ICE Futures Canada canola contracts dropped hard on Thursday (April 16) but managed to claw back some of those losses by Friday.
The old-crop May and July contracts were both lower on the week, as a strengthening Canadian dollar provided the catalyst for a round of fund selling. The currency climbed by over two cents relative to its U.S. counterpart during the week, which cuts into crush margins and makes exports less attractive to international buyers.
Canola did not stay down for long, as oversold price sentiment and spillover from the firmer tone in the CBOT (Chicago Board of Trade) soy complex provided some support. The old-crop months were well off their weekly lows by Friday, and the new-crop months were steady to slightly higher on the week.
Some of that relative strength in the new-crop months is likely tied to the underlying uncertainty over the size of a crop that hasn’t even been seeded yet and the need to keep some weather premiums in the futures. With an early spring across the Prairies, seeding operations are also getting started a bit quicker than normal.
Statistics Canada releases its first survey-based acreage estimates on April 23. Opinions in the trade are divided over whether canola area will be up or down from the 20.3 million acres seeded in 2014, although average guesses call for a slight increase, just given the fact that much of the land flooded out in Saskatchewan in recent years should be back in production.
In the U.S., soybeans moved higher during the week, with soymeal pulling the rest of the soy complex higher as demand remains solid for the livestock feed. However, any upside may be limited in soybeans, with big South American crops starting to become a larger factor in the international market and expectations mounting for a big U.S. crop as well.
Corn found some modest support from seeding delays in parts of the southern U.S. However, planting conditions were good in other areas, and the moisture slowing operations in some cases will also be good for yields in the long run.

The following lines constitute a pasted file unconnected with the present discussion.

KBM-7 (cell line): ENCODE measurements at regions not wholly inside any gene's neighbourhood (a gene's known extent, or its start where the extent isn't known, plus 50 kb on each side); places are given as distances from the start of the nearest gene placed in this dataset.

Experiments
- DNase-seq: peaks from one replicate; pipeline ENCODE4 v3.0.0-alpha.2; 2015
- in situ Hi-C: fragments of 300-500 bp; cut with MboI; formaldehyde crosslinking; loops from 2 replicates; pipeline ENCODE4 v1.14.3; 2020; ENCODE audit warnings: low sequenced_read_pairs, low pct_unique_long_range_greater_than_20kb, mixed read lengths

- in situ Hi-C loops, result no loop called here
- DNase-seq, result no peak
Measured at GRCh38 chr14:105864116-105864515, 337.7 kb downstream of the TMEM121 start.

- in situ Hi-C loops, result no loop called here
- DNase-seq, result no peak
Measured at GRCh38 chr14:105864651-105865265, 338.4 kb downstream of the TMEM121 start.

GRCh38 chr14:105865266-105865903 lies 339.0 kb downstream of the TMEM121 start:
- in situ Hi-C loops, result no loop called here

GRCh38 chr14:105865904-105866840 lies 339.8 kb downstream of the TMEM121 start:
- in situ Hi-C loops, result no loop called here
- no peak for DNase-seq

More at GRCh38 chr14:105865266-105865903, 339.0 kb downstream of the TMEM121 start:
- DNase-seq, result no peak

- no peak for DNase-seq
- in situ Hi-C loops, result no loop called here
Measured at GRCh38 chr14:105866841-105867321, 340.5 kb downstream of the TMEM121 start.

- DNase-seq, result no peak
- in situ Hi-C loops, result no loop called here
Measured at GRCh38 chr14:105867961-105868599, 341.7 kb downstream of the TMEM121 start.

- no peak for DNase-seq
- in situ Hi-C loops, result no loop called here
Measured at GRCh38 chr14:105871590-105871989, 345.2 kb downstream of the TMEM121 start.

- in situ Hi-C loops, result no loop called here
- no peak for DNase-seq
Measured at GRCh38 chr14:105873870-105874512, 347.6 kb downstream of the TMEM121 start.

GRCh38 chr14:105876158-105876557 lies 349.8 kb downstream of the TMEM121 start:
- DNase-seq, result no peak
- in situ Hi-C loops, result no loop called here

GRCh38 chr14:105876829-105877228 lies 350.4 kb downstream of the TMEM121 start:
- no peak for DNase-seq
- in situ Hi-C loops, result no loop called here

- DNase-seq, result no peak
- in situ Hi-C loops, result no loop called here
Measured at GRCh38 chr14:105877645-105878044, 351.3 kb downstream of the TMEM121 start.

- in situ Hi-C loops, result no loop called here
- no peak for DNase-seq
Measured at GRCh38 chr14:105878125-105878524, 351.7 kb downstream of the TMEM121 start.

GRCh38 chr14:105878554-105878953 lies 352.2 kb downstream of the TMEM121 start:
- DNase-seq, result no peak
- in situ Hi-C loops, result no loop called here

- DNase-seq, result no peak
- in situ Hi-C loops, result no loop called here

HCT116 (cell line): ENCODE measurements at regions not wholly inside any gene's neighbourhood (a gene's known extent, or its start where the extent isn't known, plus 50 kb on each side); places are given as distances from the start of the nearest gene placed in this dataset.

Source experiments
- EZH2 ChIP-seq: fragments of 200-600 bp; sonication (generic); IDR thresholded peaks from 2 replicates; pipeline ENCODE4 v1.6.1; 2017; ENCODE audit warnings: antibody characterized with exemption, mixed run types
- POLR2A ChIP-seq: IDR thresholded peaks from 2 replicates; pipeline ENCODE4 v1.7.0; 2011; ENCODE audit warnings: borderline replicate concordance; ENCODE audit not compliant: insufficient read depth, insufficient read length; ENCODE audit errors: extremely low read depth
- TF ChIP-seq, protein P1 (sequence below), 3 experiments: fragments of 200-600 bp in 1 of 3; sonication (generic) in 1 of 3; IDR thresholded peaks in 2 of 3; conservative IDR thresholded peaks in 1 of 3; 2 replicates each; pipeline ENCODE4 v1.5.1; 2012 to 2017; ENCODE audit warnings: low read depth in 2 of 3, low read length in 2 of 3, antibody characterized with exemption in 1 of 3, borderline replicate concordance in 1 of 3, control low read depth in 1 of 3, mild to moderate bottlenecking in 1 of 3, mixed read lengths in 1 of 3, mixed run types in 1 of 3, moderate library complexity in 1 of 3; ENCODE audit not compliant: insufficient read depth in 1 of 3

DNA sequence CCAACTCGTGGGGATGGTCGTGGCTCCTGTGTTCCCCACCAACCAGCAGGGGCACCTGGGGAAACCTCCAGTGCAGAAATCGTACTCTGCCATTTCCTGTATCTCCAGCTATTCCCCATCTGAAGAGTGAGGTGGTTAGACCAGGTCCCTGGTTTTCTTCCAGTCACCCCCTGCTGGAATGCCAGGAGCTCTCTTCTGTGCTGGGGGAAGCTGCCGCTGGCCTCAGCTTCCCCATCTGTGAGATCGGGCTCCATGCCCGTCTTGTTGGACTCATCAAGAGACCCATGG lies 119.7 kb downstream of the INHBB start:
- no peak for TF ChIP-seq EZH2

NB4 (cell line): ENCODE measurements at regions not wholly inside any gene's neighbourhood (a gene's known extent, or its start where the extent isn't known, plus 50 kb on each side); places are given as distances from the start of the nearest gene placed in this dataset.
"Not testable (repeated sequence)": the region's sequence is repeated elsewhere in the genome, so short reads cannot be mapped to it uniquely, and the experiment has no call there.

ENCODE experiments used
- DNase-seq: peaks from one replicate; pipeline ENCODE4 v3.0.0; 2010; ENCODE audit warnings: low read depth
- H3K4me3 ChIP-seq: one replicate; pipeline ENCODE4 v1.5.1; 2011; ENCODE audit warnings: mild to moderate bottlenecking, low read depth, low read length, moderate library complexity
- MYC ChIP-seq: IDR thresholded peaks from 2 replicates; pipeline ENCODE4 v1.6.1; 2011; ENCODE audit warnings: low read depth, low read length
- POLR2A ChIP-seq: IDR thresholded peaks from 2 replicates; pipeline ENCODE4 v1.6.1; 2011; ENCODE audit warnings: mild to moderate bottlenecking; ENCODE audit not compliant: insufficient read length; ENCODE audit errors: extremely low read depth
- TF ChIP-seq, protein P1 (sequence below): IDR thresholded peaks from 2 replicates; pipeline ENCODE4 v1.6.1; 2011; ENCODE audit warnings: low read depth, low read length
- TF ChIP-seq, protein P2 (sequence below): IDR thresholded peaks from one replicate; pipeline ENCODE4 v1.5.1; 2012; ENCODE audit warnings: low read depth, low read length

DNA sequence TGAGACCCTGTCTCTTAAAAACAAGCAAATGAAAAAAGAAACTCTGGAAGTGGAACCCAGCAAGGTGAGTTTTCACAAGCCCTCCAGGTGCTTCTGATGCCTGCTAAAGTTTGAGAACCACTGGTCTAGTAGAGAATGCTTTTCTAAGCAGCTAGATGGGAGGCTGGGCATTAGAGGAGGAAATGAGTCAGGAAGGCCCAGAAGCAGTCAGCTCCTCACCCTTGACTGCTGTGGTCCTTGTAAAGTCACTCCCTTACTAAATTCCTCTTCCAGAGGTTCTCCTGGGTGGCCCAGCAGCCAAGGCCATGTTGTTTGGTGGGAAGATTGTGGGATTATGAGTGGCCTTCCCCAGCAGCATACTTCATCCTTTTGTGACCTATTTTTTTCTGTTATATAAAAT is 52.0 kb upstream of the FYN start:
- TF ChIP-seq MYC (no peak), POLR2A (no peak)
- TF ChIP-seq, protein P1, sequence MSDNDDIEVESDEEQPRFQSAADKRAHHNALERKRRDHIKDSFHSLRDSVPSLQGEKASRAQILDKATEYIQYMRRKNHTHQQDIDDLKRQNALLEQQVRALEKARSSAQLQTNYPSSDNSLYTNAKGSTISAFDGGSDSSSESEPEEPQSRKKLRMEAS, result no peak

Wheat was down across the board during the week, with the Kansas City and Minneapolis hard wheat contracts hitting fresh lows. For winter wheat, some much-needed rainfall across the southern Plains should help improve the condition ratings for the crops there. Meanwhile, weather in the northern-tier states was good for seeding the spring wheat crop, with planting operations running well ahead of normal.
The big news from a Canadian wheat standpoint during the week was the announcement that the former Canadian Wheat Board (now known simply as CWB) is to be purchased by the newly created G3 Global Grain Group. G3, a joint venture between Bunge Canada and Saudi Arabia’s SALIC Canada, will buy 50.1 per cent of the company for $250 million, with the minority stake going to farmers who deliver to CWB. However, G3 has the option to buy out that farmer equity in seven years’ time.
There will obviously be some heated ideological debates over the details of the CWB sale to foreign interests. However, from a marketing perspective, whether any new ownership leads to a significant change in grain pricing in the Prairie landscape remains to be seen.
The corporate and government line was that the creation of a new company would be “a win” for farmers, bringing in more competition for their grain. While more competition can’t hurt, it’s also worth noting that the G3 deal doesn’t include any new infrastructure (aside from the previously announced CWB terminals already being built). Rather, it’s more of a reshuffling of what’s already there.